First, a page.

We are the growers of authentic Devgad Hapus also known as the Alphonso, widely savoured as the best mango in the world. We have joined forces as the Devgad Taluka Amba Utpadak Sahakari sasntha Maryadit (Or Devgad Taluka Mango Growers Society Ltd), co-operative society of over 700 Alphonso-growers in the Devgad Taluka. Our aim is to work for the benefit of all growers, farmers of Alphonso mango.
Our prime objective is to ensure a market for our Alphonso in major cities in the country at the right India. We have a modern grading-packing facility and a cold-storage plant at Devgad. We choose the best fruit for sale as table fruit and the rest is sent to the processing factories.
Devgad produces the king of Alphonso and just like a king, it requires cultivation with utmost care. So we also help our members with knowledge of best cultivation practices, supply them with fertilizers, pesticides, help them take care of their orchards. We are also the link between our members and state government, agricultural universities, government agencies etc. It is registered under the Maharashtra Co-operative Societies Act 1960 vide registration number SDGDGDAGR(O)901-1987.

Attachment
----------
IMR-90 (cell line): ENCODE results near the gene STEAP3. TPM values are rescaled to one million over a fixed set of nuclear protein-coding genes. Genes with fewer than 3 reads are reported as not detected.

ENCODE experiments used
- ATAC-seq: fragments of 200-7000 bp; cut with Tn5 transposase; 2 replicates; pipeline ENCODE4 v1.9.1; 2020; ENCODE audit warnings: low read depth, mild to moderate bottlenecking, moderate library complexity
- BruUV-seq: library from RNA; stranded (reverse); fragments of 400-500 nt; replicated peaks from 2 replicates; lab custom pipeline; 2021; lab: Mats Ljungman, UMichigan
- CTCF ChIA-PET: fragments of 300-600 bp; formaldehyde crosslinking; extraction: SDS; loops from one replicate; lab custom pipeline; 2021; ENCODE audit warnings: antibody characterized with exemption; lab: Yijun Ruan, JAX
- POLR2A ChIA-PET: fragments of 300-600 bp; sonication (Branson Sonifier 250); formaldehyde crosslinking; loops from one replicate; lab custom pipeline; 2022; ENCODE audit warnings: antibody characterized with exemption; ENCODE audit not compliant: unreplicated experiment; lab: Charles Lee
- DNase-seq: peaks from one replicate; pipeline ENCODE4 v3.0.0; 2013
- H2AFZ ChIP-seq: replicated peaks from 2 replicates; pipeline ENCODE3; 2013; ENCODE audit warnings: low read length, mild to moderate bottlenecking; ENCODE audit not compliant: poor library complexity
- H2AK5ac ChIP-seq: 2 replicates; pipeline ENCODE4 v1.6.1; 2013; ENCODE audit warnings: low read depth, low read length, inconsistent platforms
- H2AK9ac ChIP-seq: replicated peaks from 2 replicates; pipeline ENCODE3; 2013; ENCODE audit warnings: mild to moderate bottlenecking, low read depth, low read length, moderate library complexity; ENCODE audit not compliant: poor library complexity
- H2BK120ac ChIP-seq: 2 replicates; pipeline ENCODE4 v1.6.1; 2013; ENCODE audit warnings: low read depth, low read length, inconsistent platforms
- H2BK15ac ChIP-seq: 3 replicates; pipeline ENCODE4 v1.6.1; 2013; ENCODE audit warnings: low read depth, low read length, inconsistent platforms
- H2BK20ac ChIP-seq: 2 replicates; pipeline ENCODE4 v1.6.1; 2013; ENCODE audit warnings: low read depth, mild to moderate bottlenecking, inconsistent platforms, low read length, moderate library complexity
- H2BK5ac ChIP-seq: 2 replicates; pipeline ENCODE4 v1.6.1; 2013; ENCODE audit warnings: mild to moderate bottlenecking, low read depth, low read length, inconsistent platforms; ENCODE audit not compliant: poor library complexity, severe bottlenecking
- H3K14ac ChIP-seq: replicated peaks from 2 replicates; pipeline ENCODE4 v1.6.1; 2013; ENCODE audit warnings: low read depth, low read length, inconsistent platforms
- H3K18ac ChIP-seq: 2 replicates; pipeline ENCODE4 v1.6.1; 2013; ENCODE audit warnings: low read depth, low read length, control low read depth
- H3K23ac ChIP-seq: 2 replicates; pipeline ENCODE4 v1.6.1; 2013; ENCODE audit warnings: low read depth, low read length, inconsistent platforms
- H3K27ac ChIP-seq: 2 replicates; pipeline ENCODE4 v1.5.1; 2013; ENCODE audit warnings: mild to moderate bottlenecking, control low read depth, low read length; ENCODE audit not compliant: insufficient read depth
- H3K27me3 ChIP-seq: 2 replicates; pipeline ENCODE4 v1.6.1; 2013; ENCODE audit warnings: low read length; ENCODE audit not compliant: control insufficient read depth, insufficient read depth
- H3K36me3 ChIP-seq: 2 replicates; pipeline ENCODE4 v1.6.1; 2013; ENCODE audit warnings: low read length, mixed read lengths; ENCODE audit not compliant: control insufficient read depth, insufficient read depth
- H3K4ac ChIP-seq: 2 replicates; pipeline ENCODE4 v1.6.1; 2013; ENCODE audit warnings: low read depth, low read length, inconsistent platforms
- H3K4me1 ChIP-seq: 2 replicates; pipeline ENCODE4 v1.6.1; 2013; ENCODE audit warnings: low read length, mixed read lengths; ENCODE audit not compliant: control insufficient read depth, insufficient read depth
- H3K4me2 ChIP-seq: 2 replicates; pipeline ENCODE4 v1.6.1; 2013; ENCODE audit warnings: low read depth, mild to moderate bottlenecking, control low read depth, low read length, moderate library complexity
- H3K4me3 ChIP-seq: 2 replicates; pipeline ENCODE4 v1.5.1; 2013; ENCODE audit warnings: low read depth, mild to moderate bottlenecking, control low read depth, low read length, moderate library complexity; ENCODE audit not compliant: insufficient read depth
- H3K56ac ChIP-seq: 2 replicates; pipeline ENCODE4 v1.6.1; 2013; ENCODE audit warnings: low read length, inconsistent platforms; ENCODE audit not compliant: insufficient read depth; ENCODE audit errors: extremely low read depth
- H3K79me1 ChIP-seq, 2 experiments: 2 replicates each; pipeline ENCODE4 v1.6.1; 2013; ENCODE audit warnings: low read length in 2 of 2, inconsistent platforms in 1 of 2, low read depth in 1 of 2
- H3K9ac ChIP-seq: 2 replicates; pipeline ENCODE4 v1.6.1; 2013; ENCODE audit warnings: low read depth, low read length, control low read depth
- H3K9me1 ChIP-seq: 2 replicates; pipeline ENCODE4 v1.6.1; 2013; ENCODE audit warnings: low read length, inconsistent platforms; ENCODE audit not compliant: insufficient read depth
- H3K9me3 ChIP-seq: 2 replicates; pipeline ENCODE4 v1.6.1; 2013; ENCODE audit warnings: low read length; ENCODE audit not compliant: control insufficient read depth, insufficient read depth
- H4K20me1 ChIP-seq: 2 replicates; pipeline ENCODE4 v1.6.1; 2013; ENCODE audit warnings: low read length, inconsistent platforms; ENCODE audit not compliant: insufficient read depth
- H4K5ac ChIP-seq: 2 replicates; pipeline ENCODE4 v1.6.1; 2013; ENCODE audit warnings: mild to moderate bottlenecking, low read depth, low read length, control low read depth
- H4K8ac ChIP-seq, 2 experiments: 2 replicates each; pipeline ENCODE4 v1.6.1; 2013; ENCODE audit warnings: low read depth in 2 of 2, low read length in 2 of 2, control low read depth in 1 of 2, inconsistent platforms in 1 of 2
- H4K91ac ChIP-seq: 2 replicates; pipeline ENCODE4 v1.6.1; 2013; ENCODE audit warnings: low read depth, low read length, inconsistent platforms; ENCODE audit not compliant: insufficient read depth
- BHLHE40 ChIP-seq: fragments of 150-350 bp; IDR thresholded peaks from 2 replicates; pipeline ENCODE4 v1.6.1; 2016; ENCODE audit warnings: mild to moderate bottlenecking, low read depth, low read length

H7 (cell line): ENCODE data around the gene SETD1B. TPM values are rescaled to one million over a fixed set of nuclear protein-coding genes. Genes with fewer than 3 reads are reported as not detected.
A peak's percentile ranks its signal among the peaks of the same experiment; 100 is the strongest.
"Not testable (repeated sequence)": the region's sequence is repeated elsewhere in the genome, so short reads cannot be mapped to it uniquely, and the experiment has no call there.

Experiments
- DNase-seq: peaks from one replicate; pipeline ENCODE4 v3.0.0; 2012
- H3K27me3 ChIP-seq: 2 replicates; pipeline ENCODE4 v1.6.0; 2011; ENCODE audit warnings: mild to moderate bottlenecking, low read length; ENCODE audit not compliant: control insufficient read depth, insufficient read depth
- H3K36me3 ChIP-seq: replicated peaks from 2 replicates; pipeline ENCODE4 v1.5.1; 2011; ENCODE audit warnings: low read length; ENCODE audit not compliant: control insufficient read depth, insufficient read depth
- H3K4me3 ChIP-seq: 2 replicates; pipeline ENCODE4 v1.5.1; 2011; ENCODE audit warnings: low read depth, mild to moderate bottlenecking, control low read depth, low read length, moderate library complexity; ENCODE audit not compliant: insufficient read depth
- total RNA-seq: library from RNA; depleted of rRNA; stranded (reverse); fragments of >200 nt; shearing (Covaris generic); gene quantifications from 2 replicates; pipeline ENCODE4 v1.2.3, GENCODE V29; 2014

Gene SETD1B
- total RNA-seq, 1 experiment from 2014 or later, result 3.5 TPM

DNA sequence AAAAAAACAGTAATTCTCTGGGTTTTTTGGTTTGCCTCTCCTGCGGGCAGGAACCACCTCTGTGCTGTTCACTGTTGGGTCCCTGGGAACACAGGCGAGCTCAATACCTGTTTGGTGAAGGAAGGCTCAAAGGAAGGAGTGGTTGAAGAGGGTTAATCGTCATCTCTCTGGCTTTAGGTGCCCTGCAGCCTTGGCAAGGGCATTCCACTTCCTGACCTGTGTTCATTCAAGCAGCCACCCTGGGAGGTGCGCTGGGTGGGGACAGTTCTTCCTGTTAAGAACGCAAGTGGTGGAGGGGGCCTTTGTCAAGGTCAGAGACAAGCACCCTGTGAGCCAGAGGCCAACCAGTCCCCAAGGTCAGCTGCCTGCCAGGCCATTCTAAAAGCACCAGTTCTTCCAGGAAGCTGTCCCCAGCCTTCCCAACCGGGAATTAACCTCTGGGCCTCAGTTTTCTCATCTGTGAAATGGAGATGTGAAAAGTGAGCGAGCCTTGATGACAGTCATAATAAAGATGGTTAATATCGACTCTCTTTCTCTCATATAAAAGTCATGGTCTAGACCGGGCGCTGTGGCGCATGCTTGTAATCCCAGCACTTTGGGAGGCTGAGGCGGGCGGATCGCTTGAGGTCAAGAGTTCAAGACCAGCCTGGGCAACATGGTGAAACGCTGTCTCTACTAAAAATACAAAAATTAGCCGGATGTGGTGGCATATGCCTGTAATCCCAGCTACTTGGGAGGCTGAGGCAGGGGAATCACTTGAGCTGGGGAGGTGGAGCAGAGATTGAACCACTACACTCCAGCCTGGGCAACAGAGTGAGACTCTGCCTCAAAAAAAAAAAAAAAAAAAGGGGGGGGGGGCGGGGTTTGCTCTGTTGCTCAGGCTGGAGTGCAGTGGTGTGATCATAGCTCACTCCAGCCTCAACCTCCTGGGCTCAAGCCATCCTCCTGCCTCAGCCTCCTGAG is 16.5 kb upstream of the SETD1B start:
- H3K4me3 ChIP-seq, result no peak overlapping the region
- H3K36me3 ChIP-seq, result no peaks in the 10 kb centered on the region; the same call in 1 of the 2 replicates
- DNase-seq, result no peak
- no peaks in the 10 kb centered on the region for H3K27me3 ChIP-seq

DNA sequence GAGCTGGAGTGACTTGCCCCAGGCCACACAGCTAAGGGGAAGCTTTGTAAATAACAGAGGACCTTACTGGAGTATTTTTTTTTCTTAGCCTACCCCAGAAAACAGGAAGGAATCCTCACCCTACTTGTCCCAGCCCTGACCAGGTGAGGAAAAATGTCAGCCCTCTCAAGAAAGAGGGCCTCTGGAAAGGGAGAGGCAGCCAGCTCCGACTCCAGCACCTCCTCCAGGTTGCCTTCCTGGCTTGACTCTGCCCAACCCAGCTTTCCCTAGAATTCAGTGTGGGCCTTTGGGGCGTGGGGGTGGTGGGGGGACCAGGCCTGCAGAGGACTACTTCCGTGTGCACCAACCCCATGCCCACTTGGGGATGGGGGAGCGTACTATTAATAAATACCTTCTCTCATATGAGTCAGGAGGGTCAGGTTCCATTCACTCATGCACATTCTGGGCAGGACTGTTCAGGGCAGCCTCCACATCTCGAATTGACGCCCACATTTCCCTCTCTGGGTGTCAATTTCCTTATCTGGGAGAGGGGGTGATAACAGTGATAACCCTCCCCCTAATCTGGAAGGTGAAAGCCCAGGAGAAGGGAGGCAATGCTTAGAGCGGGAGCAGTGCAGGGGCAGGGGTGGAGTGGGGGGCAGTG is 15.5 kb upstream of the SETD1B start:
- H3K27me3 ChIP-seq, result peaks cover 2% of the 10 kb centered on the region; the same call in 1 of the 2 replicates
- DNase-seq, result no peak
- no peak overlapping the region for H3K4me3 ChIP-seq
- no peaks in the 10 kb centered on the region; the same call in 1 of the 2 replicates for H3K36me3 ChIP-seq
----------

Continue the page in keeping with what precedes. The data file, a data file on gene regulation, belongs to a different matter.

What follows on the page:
About Devgad and Devgad Hapus
Devgad is a coastal town in Sindhudurg District of Maharashtra, in western India. It is a natural harbour Arabian Sea in the Konkan region of Maharashtra, located off NH 17, 200 kms from Goa and 500 kms from Mumbai. It is loved by tourists for its clean, sparkling beaches and the fort Vijaydurg, the place where Helium was discovered. The historical Kunkeshwar Temple is also an attraction in Devgad as it attracts a large number of devotees round the year.
It is the Hapus or Alphonso mango that brings a world fame for Devgad. The mango cultivar grown in Devgad is best among all mango because of its unique flavour, taste, shape, colour and sweetness. Because of its fan following, many other varieties are sold in the market as Devgad Hapus. The Devgad variety can be identified by its safforn-yellow colour and thin skin. It has no fibre content, and unlike other mangoes, it can be peeled like a banana, without pulling out the kernel.